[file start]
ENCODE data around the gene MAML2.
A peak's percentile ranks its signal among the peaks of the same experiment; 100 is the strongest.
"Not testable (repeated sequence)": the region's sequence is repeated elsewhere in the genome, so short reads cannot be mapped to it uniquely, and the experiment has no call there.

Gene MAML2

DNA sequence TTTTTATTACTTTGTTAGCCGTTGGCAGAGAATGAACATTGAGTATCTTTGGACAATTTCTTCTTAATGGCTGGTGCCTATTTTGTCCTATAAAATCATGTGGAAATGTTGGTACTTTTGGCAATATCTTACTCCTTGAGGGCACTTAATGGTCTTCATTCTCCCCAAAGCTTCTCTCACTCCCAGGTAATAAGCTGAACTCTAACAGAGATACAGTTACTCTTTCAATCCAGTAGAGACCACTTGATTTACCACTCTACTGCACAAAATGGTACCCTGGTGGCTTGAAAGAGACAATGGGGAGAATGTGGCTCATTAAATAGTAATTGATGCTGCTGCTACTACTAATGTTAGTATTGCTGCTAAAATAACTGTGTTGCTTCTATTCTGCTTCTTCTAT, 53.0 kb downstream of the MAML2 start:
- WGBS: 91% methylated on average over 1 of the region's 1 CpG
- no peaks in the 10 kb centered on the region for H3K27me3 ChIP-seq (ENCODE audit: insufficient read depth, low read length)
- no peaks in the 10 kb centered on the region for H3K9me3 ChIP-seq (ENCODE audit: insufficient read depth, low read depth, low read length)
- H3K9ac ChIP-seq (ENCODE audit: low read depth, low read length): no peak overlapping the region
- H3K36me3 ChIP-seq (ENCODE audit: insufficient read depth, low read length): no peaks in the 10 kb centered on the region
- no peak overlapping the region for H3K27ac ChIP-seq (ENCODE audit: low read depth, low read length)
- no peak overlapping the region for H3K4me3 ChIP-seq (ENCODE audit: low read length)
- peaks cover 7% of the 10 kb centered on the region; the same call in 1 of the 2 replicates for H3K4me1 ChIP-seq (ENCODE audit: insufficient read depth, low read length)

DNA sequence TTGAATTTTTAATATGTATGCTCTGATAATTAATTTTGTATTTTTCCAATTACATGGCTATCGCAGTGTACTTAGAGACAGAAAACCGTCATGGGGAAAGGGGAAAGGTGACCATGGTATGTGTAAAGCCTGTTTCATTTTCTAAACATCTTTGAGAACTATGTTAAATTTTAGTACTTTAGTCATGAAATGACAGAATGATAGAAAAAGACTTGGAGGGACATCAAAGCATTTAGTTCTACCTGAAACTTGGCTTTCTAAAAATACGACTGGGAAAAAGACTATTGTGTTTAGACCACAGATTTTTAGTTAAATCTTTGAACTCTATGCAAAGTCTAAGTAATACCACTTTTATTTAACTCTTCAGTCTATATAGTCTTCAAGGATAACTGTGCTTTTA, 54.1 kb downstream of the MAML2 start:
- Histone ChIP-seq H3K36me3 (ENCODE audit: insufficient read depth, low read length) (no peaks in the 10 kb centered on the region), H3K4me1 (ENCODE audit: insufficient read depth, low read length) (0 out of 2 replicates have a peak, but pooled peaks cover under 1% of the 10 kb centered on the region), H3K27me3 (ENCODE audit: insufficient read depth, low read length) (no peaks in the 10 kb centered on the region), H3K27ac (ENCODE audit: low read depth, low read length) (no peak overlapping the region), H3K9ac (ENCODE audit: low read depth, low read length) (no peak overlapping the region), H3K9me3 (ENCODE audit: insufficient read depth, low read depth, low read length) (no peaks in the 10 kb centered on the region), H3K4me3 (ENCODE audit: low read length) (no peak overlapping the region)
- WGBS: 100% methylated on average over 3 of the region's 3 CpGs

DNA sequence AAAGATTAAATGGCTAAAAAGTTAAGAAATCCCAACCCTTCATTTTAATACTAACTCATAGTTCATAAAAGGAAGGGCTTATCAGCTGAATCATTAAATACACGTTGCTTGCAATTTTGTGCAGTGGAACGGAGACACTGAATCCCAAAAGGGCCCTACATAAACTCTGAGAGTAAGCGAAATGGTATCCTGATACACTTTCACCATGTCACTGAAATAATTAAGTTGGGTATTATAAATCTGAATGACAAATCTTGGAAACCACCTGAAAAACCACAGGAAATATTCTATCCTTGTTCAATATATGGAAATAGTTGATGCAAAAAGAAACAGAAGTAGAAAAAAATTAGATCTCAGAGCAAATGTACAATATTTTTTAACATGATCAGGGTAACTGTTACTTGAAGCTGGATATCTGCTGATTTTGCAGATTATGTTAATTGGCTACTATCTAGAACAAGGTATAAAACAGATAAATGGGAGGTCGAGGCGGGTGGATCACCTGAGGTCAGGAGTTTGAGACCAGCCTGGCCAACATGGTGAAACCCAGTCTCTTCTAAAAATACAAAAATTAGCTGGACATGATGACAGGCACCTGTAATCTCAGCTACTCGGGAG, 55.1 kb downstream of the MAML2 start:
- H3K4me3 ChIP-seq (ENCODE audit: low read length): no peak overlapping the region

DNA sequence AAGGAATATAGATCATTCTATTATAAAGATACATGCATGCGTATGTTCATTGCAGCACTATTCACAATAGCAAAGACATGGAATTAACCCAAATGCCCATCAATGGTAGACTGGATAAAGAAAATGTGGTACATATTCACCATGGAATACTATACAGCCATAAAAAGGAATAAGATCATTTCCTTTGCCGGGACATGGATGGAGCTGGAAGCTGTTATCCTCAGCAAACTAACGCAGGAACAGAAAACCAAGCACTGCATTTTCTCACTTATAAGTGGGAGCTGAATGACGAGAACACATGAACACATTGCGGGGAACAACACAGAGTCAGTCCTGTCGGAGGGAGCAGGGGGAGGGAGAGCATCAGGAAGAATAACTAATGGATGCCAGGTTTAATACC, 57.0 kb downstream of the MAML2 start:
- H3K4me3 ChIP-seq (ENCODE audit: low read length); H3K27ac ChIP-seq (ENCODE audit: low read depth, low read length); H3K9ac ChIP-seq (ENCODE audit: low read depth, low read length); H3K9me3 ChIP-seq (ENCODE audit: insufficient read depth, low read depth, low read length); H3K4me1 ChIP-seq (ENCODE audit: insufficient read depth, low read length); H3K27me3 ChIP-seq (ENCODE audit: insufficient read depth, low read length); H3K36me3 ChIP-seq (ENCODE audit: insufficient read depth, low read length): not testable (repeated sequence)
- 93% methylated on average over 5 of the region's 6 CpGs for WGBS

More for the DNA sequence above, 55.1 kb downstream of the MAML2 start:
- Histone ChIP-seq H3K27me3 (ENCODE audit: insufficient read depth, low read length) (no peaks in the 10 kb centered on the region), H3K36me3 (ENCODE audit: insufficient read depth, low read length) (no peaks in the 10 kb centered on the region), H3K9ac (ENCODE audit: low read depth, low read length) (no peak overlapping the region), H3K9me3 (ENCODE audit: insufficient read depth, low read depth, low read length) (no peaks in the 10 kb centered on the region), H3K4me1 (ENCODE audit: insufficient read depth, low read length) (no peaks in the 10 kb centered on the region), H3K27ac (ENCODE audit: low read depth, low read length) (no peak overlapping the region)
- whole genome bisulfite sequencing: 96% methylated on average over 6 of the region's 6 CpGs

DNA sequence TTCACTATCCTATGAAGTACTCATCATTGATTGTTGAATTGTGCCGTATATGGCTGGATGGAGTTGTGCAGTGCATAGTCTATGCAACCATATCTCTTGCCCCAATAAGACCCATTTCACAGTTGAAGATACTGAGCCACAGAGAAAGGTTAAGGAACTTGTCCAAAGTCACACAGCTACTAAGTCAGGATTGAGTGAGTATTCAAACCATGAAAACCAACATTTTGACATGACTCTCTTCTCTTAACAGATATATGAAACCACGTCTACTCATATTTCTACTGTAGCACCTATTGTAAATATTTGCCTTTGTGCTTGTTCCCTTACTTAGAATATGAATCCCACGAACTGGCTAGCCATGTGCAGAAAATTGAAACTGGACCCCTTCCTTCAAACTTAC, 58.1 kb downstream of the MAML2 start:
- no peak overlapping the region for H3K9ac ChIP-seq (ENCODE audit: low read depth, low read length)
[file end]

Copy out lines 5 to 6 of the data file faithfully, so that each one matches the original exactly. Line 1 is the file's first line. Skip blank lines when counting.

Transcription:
DNA sequence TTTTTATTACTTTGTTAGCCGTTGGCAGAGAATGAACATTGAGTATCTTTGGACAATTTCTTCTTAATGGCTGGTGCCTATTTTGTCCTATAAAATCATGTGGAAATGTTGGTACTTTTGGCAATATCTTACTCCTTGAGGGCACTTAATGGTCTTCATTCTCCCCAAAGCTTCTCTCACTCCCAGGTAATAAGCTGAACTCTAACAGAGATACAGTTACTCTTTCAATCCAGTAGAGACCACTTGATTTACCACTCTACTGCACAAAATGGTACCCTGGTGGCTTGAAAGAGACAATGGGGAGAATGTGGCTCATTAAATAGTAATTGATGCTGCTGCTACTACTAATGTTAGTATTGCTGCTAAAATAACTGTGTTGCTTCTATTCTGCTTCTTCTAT, 53.0 kb downstream of the MAML2 start:
- WGBS: 91% methylated on average over 1 of the region's 1 CpG